#SAFESMILES Campaign Stresses the Safety of Dental Visits

Dentistry Today


The Chicago Dental Society (CDS) has launched its #SAFESMILES public awareness campaign to reinforce public confidence in the safety of dental practices and emphasize the importance of maintaining good oral health.

Dentists are extremely experienced and well equipped to prevent the spread of disease, the CDS said, and are implementing additional safety measures to protect patients and staff in the era of COVID-19.

“It is more important than ever to take care of your health and, as dentists, we know that good oral health is essential to your overall health,” said CDS president Dr. Terri Tiersky.

“As patients return to the dental office, they may notice that things look different than the last time they were there, and that’s a good thing. These enhanced safety measures and modifications have been made with their health, safety, and comfort in mind,” Tiersky said.

The CDS noted the changes that patients can expect to see, including:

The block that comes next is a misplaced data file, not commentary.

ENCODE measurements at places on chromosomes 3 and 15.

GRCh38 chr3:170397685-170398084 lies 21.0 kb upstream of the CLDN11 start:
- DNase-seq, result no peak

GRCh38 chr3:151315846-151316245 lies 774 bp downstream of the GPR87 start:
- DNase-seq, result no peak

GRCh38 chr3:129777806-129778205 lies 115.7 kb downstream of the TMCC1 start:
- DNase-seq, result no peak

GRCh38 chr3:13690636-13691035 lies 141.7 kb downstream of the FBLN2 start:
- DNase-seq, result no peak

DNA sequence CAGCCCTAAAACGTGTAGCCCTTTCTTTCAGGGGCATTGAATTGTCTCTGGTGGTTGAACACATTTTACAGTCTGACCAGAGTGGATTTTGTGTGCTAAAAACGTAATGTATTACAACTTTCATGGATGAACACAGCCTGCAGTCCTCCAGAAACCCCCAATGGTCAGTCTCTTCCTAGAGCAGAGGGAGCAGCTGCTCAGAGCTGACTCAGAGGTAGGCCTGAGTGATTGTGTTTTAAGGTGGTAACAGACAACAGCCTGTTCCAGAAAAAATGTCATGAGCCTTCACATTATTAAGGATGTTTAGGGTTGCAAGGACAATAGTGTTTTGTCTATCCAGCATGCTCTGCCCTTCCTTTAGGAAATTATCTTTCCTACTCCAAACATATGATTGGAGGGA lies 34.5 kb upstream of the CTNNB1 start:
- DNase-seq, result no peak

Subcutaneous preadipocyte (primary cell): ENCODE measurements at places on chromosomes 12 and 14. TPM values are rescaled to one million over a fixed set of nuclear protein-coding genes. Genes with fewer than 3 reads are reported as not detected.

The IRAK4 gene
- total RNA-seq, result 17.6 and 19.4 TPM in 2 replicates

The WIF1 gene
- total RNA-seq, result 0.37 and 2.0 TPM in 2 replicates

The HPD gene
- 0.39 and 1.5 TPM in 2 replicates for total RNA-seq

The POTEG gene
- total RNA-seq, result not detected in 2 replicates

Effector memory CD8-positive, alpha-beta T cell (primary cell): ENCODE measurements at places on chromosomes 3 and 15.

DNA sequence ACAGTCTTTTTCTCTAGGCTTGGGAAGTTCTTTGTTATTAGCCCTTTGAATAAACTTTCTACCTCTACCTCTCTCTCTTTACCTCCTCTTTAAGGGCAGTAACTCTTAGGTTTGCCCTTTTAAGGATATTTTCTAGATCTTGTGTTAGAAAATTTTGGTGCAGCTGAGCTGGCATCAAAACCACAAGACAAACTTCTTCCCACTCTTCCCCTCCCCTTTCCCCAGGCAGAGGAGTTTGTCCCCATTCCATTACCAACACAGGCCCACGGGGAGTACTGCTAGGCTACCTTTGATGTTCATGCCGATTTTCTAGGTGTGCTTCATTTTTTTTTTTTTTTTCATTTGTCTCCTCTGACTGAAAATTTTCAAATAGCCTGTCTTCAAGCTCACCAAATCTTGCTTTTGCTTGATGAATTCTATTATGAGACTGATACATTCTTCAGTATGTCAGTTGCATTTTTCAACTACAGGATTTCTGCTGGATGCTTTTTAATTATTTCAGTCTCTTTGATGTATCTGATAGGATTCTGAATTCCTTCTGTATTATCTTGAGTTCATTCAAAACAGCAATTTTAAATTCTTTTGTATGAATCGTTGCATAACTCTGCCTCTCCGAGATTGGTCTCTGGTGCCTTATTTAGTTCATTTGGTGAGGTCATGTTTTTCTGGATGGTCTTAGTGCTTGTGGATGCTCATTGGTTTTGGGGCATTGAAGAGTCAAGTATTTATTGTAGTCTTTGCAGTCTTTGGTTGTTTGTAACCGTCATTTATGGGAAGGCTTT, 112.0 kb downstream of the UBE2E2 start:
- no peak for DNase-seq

• The removal of magazines, toys, remotes, and other communal items in the waiting room
  • Increased cleaning protocols in treatment rooms between patients
  • Adjusted waiting room layouts to accommodate social distancing
  • Increased personal protective equipment
  • Health screenings prior to their appointment and when they arrive on site

CDS member dentists also are closely following current clinical guidance from federal, state, and local authorities, including the Occupational Safety and Health Administration, the Centers for Disease Control and Prevention, and the ADA, to make necessary adjustments.

According to the ADA, 97% of dental offices were open for elective care as of June 15, whereas only 3% were open in early April. Total patient volume was down more than 90% in April, but now the ADA says that nearly 50% of dentists report that they are back to 75% or more of what a typical week in their practice looks like.

While patient concerns about safety are understandable, the CDS said, delaying necessary or routine dental care can pose an even greater risk to patients’ overall health. Research has proven that there is a direct connection between oral health and whole body health, with poor oral health associated with oral cancer, cardiovascular disease, diabetes, and other issues.

The CDS said that its member dentists want to stress to the public what they already know well—that dental offices are safe and that dentists and staff are highly experienced infection control experts who are skillfully navigating enhanced protocols during the pandemic.

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